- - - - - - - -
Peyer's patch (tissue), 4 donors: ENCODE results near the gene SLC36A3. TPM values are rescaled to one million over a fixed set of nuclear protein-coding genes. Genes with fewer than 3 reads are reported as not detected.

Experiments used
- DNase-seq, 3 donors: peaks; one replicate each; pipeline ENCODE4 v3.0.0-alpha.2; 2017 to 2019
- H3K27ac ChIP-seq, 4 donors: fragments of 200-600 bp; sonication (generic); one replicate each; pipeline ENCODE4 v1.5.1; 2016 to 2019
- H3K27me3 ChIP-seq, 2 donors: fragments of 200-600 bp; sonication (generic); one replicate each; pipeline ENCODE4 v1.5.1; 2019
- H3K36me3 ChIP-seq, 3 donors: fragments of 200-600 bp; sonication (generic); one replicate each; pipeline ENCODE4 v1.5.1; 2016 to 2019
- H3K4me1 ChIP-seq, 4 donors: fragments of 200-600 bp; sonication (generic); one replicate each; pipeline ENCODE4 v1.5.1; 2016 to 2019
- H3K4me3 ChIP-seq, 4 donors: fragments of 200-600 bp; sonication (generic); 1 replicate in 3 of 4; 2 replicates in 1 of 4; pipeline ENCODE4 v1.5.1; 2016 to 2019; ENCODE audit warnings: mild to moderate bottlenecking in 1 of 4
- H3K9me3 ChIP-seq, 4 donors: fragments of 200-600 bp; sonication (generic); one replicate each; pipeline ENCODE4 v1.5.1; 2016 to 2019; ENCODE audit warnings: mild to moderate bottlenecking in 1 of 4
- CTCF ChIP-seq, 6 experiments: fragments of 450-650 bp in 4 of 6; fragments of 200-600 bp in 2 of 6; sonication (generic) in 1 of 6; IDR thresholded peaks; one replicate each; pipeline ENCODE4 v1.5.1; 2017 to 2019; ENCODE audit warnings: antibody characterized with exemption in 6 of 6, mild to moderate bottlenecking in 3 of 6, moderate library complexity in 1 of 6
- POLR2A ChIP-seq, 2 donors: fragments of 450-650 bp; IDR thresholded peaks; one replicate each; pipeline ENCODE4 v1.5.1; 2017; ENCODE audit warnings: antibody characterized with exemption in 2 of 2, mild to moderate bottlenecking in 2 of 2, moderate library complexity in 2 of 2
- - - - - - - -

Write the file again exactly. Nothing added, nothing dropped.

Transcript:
Peyer's patch (tissue), 4 donors: ENCODE results near the gene SLC36A3. TPM values are rescaled to one million over a fixed set of nuclear protein-coding genes. Genes with fewer than 3 reads are reported as not detected.

Experiments used
- DNase-seq, 3 donors: peaks; one replicate each; pipeline ENCODE4 v3.0.0-alpha.2; 2017 to 2019
- H3K27ac ChIP-seq, 4 donors: fragments of 200-600 bp; sonication (generic); one replicate each; pipeline ENCODE4 v1.5.1; 2016 to 2019
- H3K27me3 ChIP-seq, 2 donors: fragments of 200-600 bp; sonication (generic); one replicate each; pipeline ENCODE4 v1.5.1; 2019
- H3K36me3 ChIP-seq, 3 donors: fragments of 200-600 bp; sonication (generic); one replicate each; pipeline ENCODE4 v1.5.1; 2016 to 2019
- H3K4me1 ChIP-seq, 4 donors: fragments of 200-600 bp; sonication (generic); one replicate each; pipeline ENCODE4 v1.5.1; 2016 to 2019
- H3K4me3 ChIP-seq, 4 donors: fragments of 200-600 bp; sonication (generic); 1 replicate in 3 of 4; 2 replicates in 1 of 4; pipeline ENCODE4 v1.5.1; 2016 to 2019; ENCODE audit warnings: mild to moderate bottlenecking in 1 of 4
- H3K9me3 ChIP-seq, 4 donors: fragments of 200-600 bp; sonication (generic); one replicate each; pipeline ENCODE4 v1.5.1; 2016 to 2019; ENCODE audit warnings: mild to moderate bottlenecking in 1 of 4
- CTCF ChIP-seq, 6 experiments: fragments of 450-650 bp in 4 of 6; fragments of 200-600 bp in 2 of 6; sonication (generic) in 1 of 6; IDR thresholded peaks; one replicate each; pipeline ENCODE4 v1.5.1; 2017 to 2019; ENCODE audit warnings: antibody characterized with exemption in 6 of 6, mild to moderate bottlenecking in 3 of 6, moderate library complexity in 1 of 6
- POLR2A ChIP-seq, 2 donors: fragments of 450-650 bp; IDR thresholded peaks; one replicate each; pipeline ENCODE4 v1.5.1; 2017; ENCODE audit warnings: antibody characterized with exemption in 2 of 2, mild to moderate bottlenecking in 2 of 2, moderate library complexity in 2 of 2